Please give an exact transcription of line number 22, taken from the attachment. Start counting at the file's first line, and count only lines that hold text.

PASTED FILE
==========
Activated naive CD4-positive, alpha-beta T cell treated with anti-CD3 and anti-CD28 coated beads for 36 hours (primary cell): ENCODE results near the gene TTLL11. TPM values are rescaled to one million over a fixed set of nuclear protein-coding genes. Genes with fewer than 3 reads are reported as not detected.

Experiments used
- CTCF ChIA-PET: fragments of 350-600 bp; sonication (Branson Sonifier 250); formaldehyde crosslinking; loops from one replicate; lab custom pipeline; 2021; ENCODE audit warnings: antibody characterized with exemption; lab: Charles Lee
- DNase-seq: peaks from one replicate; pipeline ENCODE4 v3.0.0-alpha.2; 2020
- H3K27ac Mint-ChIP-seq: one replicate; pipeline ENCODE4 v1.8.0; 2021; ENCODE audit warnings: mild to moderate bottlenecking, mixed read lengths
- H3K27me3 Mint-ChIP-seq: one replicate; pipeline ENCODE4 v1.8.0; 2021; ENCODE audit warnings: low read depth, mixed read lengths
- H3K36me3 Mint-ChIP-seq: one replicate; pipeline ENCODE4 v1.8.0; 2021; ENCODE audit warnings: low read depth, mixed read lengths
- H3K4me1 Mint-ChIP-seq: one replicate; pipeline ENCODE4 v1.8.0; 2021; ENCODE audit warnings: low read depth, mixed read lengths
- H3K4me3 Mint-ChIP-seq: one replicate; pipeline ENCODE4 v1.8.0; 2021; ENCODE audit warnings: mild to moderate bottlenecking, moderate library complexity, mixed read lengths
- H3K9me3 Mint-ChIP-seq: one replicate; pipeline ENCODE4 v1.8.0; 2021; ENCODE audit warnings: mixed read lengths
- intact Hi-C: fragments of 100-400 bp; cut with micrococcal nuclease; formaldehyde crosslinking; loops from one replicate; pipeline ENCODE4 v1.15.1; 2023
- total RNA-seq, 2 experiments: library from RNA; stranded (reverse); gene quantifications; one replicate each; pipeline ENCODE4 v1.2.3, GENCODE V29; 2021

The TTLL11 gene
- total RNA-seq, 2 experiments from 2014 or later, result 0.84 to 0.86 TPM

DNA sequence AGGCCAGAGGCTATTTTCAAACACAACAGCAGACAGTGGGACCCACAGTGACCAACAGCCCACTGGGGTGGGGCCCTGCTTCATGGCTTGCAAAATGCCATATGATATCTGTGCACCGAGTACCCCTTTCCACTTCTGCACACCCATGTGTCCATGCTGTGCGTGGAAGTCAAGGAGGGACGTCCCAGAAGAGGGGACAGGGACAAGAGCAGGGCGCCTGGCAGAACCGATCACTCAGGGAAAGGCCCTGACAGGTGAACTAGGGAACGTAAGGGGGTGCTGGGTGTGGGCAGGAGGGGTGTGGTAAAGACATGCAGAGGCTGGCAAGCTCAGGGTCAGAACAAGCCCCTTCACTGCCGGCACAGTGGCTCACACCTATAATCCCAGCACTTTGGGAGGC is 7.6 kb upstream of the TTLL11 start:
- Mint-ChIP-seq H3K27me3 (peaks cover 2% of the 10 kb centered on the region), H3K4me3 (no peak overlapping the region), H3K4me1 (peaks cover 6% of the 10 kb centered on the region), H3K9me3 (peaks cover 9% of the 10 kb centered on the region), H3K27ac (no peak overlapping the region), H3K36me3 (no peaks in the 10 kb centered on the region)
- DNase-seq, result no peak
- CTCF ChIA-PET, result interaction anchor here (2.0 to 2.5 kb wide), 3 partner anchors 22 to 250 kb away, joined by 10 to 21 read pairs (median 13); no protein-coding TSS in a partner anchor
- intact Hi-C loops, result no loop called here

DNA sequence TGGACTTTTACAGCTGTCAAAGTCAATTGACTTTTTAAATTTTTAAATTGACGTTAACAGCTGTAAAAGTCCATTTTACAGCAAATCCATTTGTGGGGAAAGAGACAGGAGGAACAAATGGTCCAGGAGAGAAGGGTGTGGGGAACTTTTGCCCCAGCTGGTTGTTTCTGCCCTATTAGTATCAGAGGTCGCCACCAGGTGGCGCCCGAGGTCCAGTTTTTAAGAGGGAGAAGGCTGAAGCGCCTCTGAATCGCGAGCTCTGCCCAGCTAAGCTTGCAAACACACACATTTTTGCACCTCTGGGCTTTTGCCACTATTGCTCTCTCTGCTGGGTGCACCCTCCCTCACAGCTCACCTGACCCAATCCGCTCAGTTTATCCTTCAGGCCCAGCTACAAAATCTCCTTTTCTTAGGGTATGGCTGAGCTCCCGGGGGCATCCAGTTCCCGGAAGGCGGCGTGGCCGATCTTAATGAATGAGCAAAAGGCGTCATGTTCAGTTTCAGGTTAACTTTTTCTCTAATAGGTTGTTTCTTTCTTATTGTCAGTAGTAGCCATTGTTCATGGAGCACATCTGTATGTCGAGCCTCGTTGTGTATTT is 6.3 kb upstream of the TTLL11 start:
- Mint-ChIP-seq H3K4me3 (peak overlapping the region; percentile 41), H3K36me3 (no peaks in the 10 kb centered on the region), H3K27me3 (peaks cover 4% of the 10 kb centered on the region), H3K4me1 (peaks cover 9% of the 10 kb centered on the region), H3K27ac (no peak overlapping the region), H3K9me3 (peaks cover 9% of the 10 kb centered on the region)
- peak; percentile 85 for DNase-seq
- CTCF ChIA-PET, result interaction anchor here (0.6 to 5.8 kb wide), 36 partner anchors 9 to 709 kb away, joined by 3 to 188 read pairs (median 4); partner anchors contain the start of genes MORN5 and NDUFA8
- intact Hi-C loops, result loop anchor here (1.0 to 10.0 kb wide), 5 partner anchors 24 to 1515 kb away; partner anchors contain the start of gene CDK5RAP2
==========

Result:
- peak; percentile 85 for DNase-seq